In the Civic Hybrid, an 85-horsepower, 1.3-liter, i-DSI Lean Burn four-cylinder gasoline engine serves as the primary power source. Auxiliary power comes from the 13-hp electric motor, which delivers as much as 46 pounds-feet of additional torque. When cruising, the gasoline engine may shut down. While decelerating, a regenerative braking system comes into play and provides recharging power to the batteries. When a CVT Civic Hybrid is stopped on a steep hill, a Creeping Aid System helps prevent the car from rolling backward.

Compared to the Civic LX, which gets a 32-mpg EPA highway gas-mileage rating, the Civic Hybrid with manual shift is rated at 51 mpg on the highway. With the CVT, the EPA rating is 48 mpg city and 47 mpg highway. Honda claims the Civic Hybrid can accelerate from zero to 60 mph in 13 seconds, which is slightly faster than the Toyota Prius.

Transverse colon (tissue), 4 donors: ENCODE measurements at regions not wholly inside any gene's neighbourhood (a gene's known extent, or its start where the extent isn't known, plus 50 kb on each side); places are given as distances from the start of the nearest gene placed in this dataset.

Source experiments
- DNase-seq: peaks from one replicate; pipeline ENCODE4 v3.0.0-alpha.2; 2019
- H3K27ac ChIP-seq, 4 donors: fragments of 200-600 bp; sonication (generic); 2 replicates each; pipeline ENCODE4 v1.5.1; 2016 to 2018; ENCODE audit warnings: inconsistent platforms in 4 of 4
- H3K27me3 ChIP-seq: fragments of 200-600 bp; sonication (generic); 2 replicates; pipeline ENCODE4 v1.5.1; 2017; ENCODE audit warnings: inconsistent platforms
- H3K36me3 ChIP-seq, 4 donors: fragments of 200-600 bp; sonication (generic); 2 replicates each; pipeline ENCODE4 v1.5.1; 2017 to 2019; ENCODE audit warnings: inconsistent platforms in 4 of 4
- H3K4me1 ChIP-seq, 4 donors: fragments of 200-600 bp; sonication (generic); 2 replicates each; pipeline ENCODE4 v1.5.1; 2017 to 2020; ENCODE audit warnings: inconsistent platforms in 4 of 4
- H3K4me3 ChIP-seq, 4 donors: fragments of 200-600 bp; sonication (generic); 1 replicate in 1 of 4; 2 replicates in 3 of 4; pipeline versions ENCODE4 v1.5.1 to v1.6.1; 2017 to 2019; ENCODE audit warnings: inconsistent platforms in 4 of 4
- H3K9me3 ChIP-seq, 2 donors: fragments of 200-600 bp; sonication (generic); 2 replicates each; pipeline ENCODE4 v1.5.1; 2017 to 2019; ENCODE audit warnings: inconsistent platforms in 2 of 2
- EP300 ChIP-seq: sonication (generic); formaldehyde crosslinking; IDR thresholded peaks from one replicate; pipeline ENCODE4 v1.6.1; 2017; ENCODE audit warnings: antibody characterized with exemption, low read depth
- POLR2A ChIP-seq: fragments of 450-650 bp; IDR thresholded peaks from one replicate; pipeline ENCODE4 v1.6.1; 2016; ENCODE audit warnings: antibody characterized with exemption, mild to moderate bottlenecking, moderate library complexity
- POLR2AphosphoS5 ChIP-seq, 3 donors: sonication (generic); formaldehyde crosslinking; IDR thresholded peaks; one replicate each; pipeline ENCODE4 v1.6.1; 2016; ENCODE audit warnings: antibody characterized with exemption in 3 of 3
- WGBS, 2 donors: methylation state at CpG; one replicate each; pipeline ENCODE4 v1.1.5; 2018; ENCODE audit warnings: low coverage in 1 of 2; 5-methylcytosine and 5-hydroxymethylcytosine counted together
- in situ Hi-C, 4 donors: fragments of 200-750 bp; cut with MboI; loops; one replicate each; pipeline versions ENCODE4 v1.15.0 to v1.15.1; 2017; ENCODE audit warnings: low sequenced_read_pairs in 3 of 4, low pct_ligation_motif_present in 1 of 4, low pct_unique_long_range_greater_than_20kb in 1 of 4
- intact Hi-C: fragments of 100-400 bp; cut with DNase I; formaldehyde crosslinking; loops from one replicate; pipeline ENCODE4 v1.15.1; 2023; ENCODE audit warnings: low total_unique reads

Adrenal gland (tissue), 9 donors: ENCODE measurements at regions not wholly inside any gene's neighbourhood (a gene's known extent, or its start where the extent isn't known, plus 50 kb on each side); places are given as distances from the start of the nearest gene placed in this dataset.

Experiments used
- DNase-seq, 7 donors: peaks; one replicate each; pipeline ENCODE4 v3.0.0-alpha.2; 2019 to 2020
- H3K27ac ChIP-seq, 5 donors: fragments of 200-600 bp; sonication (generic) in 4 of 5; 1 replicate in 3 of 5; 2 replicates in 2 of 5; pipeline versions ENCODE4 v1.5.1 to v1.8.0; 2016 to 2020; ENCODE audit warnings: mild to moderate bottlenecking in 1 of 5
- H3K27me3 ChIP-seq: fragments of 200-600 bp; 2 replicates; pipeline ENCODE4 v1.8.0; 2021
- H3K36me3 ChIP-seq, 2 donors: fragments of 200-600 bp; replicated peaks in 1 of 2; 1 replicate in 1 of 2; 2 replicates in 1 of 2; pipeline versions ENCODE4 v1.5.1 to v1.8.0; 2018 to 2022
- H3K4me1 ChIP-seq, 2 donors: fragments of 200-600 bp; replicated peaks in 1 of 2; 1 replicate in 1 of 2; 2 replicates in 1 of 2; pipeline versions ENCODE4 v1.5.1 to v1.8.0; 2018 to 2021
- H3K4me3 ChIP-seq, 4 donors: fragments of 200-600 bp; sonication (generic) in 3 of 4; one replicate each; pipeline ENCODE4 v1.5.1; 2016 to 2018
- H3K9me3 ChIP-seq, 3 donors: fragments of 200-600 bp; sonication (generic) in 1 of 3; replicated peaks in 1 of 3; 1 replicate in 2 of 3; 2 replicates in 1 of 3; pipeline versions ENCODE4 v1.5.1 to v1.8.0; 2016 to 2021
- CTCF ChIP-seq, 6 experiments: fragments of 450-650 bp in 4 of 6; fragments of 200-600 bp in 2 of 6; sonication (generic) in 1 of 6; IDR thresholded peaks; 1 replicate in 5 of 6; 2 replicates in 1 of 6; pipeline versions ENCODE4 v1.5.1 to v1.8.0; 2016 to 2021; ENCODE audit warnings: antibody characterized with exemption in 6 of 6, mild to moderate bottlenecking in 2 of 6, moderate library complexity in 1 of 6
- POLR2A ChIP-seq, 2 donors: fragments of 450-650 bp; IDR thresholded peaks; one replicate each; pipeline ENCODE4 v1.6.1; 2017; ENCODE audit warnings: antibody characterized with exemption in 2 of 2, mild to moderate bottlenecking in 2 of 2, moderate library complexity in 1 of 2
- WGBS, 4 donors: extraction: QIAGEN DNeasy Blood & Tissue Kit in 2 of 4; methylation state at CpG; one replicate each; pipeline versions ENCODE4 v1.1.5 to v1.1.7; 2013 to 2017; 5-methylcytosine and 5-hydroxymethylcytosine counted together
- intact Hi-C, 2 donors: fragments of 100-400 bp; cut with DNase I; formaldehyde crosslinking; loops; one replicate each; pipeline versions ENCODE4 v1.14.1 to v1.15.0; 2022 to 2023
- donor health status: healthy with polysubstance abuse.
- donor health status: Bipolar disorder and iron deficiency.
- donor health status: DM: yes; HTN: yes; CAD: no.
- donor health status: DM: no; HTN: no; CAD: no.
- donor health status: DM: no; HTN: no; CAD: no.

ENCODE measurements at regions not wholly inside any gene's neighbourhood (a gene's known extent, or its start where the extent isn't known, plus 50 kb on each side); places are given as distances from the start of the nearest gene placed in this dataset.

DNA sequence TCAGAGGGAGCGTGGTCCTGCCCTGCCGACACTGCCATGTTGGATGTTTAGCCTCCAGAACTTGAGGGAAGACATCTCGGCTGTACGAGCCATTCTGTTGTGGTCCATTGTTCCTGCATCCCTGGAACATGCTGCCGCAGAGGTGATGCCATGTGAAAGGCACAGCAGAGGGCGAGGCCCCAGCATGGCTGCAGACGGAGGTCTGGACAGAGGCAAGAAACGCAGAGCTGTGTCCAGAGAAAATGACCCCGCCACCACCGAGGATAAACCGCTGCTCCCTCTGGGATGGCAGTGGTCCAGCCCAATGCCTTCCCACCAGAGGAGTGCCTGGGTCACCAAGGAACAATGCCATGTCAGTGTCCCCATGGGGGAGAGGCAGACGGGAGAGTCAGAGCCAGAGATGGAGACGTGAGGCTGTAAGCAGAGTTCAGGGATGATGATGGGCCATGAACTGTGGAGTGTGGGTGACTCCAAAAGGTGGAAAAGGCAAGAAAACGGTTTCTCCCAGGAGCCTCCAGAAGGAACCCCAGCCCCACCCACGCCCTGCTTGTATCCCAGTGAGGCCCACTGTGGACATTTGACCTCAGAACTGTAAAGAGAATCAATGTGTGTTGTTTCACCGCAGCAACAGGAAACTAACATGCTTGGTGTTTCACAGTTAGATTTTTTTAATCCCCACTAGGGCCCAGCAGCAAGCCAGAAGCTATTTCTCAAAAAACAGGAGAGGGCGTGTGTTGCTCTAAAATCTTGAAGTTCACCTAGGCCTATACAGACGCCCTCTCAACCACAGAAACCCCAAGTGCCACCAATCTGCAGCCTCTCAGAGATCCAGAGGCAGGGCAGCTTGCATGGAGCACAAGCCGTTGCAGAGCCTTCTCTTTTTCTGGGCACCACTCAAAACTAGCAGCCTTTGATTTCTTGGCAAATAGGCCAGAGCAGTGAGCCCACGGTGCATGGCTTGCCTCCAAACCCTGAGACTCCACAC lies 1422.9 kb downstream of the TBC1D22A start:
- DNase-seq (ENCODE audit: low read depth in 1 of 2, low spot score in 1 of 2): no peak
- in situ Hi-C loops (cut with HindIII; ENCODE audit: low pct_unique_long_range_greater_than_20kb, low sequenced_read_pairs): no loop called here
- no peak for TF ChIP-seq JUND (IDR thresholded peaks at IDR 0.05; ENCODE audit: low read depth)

The Civic Si carries a high-output, 2.0-liter, dual-overhead-cam four-cylinder engine. This i-VTEC power plant produces 160 horsepower and 130 pounds-feet of torque. A close-ratio five-speed-manual gearbox sends power to the front wheels. A rally-style gearshift lever is mounted at the dashboard center near the steering wheel to operate the five-speed-manual transmission. Promising that the driver can shift gears “without a large drop in rpm,” Honda claims the Civic Si can accelerate from zero to 60 mph in about 7.5 seconds.

Safety
Side-impact airbags are standard on the Hybrid and optional on all other Civics. Antilock brakes and electronic brake-force distribution (EBD) are standard on the EX, Hybrid and Si but are not available on other models.

Driving Impressions